The failure of Pakistan in fulfilling six key obligations of the FATF, including action against two of India’s most wanted terrorist Maulana Masood Azhar and Hafiz Saeed, and the sudden disappearance of more than 4,000 terrorists from its official list will most likely lead its contribution in the “grey list” of the Global money laundering and terrorist financing watchdog, as the per the officials.
The virtual plenary of the Financial Action Task Force (FATF), is to be held on 21-23 October. It will take the final call on Pakistan’s continuation on its grey list after a thorough review of Islamabad’s performance in fulfilling the global commitments and standards in the fight against money laundering and terror financing.
The FATF had given Pakistan a total of 27 action plan obligations for completely terror financing of which so far it has cleared 21 but has failed in some of the key tasks, an official privy to the developments said.
The mandates which Pakistan has failed include action against all UN-designated terrorists; like Jaish-e-Muhammed (JeM) chief Azhar, Lashkar-e-Taiba (LeT) founder Seed; and the outfit’s operational commander Zakiur Rehman Lakhvi.
Besides, FATF has strongly noted the fact that; there was the sudden disappearance of the names of more than 4,000 terrorists from its original list of 7,600; under Schedule IV of its Anti Terrorism Act.
The official said, “Under these circumstances, it is almost certain; that Pakistan will continue in the FATF grey list.” Also, the four nominating countries, the United States, Britain, France; and Germany are not satisfied with Islamabad’s commitment to taking strong action against the terror groups operating from its soil.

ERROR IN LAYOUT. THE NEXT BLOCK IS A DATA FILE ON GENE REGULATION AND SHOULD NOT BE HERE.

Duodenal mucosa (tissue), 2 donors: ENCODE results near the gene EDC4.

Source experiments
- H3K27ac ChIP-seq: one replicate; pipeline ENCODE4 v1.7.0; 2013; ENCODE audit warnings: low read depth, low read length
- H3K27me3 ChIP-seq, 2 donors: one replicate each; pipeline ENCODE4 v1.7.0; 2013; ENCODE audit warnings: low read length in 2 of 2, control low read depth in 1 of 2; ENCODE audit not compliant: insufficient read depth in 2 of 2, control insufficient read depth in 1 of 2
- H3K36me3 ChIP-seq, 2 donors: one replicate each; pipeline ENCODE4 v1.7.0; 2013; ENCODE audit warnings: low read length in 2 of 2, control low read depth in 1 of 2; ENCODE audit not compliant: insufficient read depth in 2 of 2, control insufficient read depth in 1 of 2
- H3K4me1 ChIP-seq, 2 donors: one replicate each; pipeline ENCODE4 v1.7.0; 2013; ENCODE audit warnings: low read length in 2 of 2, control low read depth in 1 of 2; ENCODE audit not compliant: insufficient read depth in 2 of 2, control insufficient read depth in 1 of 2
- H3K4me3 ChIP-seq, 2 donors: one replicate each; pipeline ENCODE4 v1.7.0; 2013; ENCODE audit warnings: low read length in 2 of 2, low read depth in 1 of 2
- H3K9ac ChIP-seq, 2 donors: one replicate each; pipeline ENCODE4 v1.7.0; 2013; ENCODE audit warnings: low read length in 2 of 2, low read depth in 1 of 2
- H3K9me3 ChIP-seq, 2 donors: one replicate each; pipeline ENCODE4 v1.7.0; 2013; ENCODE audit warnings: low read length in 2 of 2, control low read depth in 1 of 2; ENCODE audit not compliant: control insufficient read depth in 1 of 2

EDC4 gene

Azhar, Saeed, and Lakhvi are most wanted terrorists in India; for their involvement in numerous terrorist acts; including the 26/11 Mumbai terror strikes; and the bombing of a CRPF bus at Pulwama in Jammu and Kashmir last year.
With Pakistan’s continuation in the grey list, it is increasingly becoming difficult; for Islamabad to get financial aid from the International Monetary Fund (IMF); World Bank, Asian Development Bank (ADB); and the European Union, thus further enhancing problems for the neighbouring country which is in a precarious financial situation.
The FATF will also judge if competent authorities in Pakistan; were cooperating and taking action to identify and taking enforcement action against illegal money or value transfer services; and had proven implementation of cross-border currency and; bearer negotiable instruments controls at all ports of entry, including applying effective, proportionate; and dissuasive sanctions.
The country’s outstanding action areas also include effective implementation; of targeted financial sanctions against all 1,267 and 1,373 designated terrorists and; those acting for or on their behalf including preventing the raising and moving of funds, identifying; and freezing assets; and prohibiting access to funds and financial service; another official said.